To be fair DW allows you to edit code directly just most designers don't. I never generally have to leave the DW environment when building.

Also could this run in the Gnome interface pleeeeeeeeeeeeeeeeeease!


By Symo at Wed, 2003/02/12 - 6:00am

I am tired of the KDE bz2 install, it always failed !

When you look at the readme file all is easy, you unzip then you do ./configure then make then make install (as root). Yes, easy, but it NEVER works !

Surely - perhaps - it is not the fault of KDE, it is Mandrake (8.1) or my install !...

NEVER on Windows I have failed an install. On Linux/KDE all the bz2 install failed, It is tiring and frustrating... And there is no easy message to help, only :

checking for libz... configure: error: not found. Check your installation and look into config.log

With such things, Linux is still an OS for hackers, not for end users...

Well, I see that the Readme file of Quanta Plus is better than others, it is said :

Should you have trouble during ./configure or the make process, try the
following:
- export KDEDIR= and export QTDIR=
before running ./configure.
- run "make -f Makefile.cvs" before ./configure .

But where is my KDEDIR, how I find it ? And the QTDIR ? Why there is not an automatic search of this path ?

Now for non hackers user, it is impossible to run the non packaged KDE apps. There is something to do...


By Alain at Wed, 2001/12/12 - 6:00am

You are right, installation from sources on some systems/configurations can be painful. You can try to:
- search for a binary package. For the wider spread apps, the distros usually make binary packages. I checked the SuSE site, and there is already an rpm for Quanta 2.0. Ask for your distribution maker to do a package for this.
- dig a little on the net and in the Howto-s, Readme-s and log files and try to install it. Most of the time when you succeed with installation of one KDE app from the sources, you will not have more problem with other apps (because you already "corrected" your system. Maybe you have to use the same flags for ./configure as for the first app.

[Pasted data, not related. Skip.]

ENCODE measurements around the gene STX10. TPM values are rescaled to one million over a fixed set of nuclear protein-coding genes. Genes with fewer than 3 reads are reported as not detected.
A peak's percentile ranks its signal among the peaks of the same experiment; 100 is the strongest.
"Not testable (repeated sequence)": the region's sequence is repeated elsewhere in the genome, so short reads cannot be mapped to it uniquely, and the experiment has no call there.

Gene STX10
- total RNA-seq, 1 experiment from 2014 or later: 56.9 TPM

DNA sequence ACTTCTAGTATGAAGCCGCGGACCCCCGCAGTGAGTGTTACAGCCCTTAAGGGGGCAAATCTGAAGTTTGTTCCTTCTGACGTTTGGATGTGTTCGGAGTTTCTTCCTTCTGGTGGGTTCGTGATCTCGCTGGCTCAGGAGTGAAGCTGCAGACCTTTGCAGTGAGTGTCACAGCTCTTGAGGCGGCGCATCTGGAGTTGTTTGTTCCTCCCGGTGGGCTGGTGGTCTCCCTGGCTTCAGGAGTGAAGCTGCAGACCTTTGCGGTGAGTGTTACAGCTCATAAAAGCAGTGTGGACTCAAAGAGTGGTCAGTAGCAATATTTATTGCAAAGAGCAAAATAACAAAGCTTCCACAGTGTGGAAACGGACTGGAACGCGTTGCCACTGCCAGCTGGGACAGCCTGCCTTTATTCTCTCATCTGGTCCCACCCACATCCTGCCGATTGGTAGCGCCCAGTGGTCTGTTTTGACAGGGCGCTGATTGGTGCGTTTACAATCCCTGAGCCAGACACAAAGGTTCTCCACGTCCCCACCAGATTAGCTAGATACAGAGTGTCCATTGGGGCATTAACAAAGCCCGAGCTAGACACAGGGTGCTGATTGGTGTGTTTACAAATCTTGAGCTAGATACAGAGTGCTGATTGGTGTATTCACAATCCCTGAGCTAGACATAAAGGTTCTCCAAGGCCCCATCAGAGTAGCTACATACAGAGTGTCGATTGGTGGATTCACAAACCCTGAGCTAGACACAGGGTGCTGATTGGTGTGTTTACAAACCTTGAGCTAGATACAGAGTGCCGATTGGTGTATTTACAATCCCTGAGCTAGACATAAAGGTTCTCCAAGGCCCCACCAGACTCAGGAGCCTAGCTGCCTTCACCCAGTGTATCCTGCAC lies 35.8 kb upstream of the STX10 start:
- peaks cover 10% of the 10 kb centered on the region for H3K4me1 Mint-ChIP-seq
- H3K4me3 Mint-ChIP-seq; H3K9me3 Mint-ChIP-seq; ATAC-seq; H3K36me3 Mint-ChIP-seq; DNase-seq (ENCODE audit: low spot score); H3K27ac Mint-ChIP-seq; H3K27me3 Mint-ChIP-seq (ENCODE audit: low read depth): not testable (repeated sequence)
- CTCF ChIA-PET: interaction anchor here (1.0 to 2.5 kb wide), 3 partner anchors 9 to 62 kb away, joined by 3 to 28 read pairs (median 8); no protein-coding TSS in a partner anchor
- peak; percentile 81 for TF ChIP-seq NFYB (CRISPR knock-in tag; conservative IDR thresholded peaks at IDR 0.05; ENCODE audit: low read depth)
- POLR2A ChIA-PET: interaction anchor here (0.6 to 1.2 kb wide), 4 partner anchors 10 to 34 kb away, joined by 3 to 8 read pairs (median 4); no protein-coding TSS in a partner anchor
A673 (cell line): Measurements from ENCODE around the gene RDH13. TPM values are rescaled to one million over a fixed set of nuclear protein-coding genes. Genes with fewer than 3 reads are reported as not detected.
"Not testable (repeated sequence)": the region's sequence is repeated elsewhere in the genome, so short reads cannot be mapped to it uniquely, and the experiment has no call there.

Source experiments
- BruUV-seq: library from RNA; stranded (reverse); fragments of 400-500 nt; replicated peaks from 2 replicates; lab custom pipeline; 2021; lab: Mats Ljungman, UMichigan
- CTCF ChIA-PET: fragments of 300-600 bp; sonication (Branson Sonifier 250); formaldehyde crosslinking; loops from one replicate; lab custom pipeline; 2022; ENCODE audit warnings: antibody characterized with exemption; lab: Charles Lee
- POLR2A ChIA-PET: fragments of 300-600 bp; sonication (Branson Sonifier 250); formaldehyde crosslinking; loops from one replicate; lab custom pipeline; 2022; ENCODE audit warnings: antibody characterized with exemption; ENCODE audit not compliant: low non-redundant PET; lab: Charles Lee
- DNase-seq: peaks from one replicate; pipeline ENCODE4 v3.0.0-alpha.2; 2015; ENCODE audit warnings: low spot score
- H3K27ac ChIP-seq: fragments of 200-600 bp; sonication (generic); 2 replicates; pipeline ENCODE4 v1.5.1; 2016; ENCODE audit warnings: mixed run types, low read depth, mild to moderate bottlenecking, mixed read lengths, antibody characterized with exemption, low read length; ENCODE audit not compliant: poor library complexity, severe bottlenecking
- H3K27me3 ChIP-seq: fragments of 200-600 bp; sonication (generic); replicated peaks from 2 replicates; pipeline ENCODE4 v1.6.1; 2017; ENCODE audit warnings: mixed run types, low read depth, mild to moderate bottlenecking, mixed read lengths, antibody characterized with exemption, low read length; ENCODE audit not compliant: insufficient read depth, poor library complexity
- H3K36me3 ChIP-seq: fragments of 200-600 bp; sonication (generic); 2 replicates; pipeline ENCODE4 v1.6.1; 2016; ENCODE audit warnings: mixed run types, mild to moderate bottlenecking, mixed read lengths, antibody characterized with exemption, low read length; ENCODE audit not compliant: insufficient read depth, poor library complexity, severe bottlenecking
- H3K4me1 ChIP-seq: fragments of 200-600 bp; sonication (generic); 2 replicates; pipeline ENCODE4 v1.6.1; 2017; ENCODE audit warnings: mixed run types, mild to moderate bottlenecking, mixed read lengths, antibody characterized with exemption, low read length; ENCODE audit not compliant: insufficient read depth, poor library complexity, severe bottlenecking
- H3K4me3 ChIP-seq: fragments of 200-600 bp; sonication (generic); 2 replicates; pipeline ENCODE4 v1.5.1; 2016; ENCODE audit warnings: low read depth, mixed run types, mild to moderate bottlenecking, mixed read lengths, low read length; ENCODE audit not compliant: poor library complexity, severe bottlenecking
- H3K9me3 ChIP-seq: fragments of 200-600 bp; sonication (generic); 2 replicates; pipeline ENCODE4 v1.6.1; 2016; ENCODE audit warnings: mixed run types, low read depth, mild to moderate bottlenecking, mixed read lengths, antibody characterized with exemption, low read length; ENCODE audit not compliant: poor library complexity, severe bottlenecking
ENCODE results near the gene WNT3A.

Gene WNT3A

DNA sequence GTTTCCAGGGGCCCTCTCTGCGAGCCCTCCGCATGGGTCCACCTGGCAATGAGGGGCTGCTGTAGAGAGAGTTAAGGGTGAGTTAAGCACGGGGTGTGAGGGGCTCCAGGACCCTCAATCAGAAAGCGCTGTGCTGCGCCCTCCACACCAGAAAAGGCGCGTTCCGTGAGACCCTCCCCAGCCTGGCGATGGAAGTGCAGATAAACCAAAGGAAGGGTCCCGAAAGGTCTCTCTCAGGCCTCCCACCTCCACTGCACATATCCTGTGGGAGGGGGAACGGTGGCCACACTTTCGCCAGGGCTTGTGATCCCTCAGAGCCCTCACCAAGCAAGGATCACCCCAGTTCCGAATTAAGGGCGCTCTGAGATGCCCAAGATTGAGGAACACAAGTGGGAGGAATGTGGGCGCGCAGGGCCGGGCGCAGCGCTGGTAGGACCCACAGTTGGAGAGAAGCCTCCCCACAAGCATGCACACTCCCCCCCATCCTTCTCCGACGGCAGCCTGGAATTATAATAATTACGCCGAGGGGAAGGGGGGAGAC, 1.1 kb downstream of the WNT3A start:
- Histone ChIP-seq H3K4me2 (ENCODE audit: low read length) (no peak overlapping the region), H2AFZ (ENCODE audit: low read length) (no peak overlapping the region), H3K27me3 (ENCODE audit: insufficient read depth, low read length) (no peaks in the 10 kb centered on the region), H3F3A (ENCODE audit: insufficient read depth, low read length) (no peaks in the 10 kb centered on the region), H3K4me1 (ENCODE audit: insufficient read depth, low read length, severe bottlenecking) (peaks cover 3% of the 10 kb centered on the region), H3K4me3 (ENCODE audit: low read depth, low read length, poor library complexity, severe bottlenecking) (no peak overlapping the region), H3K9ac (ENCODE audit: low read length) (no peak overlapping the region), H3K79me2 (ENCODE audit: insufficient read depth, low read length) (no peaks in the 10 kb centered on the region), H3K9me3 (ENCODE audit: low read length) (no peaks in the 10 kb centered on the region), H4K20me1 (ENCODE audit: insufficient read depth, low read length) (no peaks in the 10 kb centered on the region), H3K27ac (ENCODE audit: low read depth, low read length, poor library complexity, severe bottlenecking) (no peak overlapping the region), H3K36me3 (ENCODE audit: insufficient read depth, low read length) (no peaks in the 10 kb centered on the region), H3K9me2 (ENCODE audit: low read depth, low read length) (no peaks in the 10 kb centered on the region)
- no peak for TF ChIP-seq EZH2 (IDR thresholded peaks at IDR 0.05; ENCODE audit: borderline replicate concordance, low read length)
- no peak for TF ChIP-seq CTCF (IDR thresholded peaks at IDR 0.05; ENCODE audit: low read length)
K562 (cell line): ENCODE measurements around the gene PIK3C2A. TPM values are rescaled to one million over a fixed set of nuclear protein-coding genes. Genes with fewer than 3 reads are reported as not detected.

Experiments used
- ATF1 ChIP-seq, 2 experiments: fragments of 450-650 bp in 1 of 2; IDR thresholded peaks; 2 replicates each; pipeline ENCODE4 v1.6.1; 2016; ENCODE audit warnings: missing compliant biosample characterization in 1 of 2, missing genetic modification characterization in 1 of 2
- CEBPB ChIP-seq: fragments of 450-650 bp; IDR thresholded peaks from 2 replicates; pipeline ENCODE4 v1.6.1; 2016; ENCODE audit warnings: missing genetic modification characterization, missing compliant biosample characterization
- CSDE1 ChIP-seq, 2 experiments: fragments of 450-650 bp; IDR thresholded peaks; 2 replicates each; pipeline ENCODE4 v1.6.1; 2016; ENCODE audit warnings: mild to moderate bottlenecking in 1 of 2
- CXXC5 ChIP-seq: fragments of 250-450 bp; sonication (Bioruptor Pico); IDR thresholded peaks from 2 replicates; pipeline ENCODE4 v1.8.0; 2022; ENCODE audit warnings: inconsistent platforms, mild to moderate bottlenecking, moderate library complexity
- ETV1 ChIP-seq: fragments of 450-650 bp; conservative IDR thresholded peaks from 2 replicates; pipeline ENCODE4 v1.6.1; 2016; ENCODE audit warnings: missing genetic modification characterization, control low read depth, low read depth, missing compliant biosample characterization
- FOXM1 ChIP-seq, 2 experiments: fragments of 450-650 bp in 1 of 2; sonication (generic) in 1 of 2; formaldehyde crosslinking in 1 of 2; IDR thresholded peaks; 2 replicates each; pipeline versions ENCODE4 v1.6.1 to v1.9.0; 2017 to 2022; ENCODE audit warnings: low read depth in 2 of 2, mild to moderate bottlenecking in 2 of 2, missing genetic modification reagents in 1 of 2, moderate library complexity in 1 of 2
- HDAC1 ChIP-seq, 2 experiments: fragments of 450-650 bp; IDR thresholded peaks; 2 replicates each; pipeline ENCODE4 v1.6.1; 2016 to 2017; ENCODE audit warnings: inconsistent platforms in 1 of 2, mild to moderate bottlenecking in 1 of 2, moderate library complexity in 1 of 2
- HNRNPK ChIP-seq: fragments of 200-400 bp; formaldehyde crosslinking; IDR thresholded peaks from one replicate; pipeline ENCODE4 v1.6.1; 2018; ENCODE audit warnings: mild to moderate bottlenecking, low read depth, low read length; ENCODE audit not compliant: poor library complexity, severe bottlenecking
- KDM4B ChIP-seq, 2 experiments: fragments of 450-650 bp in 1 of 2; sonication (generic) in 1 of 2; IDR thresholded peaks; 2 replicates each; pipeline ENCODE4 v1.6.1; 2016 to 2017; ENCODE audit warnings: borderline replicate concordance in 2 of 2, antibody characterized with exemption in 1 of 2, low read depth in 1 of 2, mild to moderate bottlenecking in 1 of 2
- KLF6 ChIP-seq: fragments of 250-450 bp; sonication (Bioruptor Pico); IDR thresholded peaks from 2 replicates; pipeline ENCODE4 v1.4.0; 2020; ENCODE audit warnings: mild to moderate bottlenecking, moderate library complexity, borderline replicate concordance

In your case what you can do is:

> checking for libz... configure: error: not found. Check your installation and look into config.log

As it says, look at the end of the "config.log" file to see what's the problem. 99% it will complain about a missing header file (zlib.h). In this case you should install the libz-devel (or something similar) package. As a general rule, when compiling from sources, you need also the devel package for your libraries (KDE, Qt, libz, ImageMagick, etc.)

KDEDIR and QTDIR should be set by the distro, but if it fails, they should point to your KDE (and QT) installation. Eg. KDE is in /opt/kde and QT in /usr/lib/qt2, than set these variables to these paths.

I will try to make a better Readme, but I don't think that in one Readme file I can describe every solution why configuring (compiling, linking) fails. But I will try...


By Andras Mantia at Wed, 2001/12/12 - 6:00am

> As a general rule, when compiling from sources, you need also the devel package for your libraries (KDE, Qt, libz, ImageMagick, etc.)

Thank you... I think it is the cause. I am not a developper, so I did not install the development packages in the Mandrake installation. There are many ones... Pfff... it is not obvious...


By Alain at Wed, 2001/12/12 - 6:00am

Hmm,

i just want to know the difference between thoose two version ?

is there any advantage of buying the Gold version ?


By Mathieu Jobin at Thu, 2001/12/13 - 6:00am

try out the demo and see for yourself. QG has fixed a number of inherit design flaws that caused performance problems on large projects, it is very actively developed, we have updates every 1 to 2 weeks since it was released. Support is typically rapid. You get all available platforms for a single price. There is a pretty comprehensive manual, integrated CVS support, advanced FTP integration, etc.


By Shawn Gordon at Mon, 2001/12/17 - 6:00am